The question is based on an intuition that antibiotic resistance can't come along. This mutation will probably make bacteria less tenacious. Is there any research how AR bacteria compete with normal ...
1
vote
1answer
677 views

What are the differences between G+ and G- bacteria?

The distinction between Gram-positive and Gram-negative bacteria is based upon the Gram staining method, that reflects the bacterial wall physical properties. However, this classification involves ...
22
votes
4answers
861 views

Why do men have nipples?

I'd be tempted to call nipples in men vestigial, but that suggests they have no modern function. They do have a function, of course, but only in women. So why do men (and all male mammals) have them? ...
15
votes
1answer
292 views

What is the lowest pressure at which plants can survive?

What is the lowest pressure at which plants can survive? How the plants behave in a Martian-type atmosphere? Is there any plant that can survive such atmosphere? Can a lichen grow at Martian ...
13
votes
1answer
394 views

Why is yawning contagious?

Why does yawning seems to be contagious? Is this similar to laughter being contagious or does it has a different reason?
13
votes
1answer
254 views

Why do some trees have a life span, while some don't?

I have heard that there is no limit on the growth of trees, but then why do some trees, such as boxelders and poplars, tend to live shorter than redwoods, for example? Some advertisements for improved ...
13
votes
3answers
34k views

Why is DNA replication performed in the 5' to 3' direction?

DNA replication goes in the 5' to 3' direction because DNA polymerase acts on the 3'-OH of the existing strand for adding free nucleotides. Is there any biochemical reason why all organisms evolved to ...
12
votes
1answer
826 views

Why do neurons die so quickly (relative to other cells) when deprived of oxygen?

This question could be considered a follow-up question to Why is a lack of oxygen fatal to cells?, although the top answer there does not address why damage starts to pop in. The answer says this: ...
11
votes
3answers
926 views

Where does the 'C' in exhaled CO2 mostly come from?

When a human being exhales $CO_2$, what is, by the numbers, the main source of carbon atoms exiting the body in this way? I mean what class of cells, or which tissues are the biggest on a pie chart of ...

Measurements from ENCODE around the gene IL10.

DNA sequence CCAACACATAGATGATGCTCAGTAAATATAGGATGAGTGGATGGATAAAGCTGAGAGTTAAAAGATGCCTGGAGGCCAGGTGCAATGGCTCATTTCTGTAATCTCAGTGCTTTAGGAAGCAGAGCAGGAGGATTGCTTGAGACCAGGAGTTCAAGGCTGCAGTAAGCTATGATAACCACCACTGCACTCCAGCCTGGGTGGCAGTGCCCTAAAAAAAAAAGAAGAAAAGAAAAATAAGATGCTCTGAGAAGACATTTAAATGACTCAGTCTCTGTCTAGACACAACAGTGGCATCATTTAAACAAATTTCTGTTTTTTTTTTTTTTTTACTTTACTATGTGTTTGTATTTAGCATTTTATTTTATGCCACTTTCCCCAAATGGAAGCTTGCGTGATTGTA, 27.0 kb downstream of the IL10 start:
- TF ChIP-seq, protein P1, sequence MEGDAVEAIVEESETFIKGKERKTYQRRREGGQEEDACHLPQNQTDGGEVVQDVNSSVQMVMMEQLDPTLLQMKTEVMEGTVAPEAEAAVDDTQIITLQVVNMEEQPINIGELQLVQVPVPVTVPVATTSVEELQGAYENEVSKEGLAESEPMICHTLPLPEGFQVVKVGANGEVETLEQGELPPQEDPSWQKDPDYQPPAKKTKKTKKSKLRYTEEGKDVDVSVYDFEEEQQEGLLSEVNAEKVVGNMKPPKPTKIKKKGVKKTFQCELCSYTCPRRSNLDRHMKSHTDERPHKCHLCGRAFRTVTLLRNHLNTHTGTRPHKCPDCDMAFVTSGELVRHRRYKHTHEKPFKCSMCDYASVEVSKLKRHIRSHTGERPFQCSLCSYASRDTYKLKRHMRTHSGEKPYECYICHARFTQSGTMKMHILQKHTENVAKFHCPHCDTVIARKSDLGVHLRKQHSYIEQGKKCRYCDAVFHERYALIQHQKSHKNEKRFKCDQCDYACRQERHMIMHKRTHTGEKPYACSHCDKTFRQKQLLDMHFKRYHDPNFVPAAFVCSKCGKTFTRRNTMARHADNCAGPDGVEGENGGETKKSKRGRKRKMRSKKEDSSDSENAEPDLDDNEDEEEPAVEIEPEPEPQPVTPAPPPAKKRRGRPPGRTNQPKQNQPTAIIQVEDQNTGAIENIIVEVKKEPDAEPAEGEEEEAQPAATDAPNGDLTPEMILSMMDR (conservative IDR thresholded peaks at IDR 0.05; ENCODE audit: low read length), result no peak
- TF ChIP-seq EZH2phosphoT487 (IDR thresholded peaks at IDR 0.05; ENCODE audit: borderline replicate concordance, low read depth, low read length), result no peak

11
votes
1answer
236 views

What elements are a possible basis for life?

I've been told that life on earth is carbon-based, Then I got curious about one thing: What are the possible bases for life and under which circumstances could lifr based on other elements exist? If ...
11
votes
1answer
629 views

How does evolution produce complex organs

I've been wondering lately how evolution manages to produce complex organs. It is pretty obvious to me how evolution would select some minor traits like size, resistnce to illness or climate. There is ...
11
votes
3answers
391 views

Human disease and associated phenotype database?

Does anyone know of any good databases that contain symptoms for diseases and other ailments in humans? I've tried working with UMLS, but thats been impossible to work with. I've also tried working ...
10
votes
4answers
12k views

What is the armpit hair for?

Modern human beings, especially women, cut their armpit hair. It seems to me the armpit hair is trivial/useless. Shortly speaking, what is the armpit hair for?
10
votes
3answers
303 views

Athletes: nature vs. nurture?

Having watched a lot of olympians the last few weeks, I was struck by how many of them have actually spent their wholes lives/careers training for their one event (be in running a marathon, or ...
10
votes
1answer
1k views

How does translational coupling work in prokaryotes?

Today I heard about a phenomenon called "translational coupling", where the translation of one protein influences the translation of another protein. The messenger RNA levels don't seem influenced. ...
10
votes
2answers
191 views

What can the timing of human urination tell about the human's physical condition and circadian rhythms?

I've noticed a peculiar phenomenon. A subject drinks 400 ml of water, then observes time until the urge to urinate is felt. The time is 15 minutes. The subject releases water. 14 minutes later another ...
10
votes
2answers
307 views

Could an “overactive” brain increase the chances of Alzheimer's Disease?

From Raichle ME. 2010. Two views of brain function. Trends in cognitive sciences 14: 180–90: Alzheimer’s disease (AD) is the most common cause of progressive cognitive decline and dementia in ...
10
votes
2answers
2k views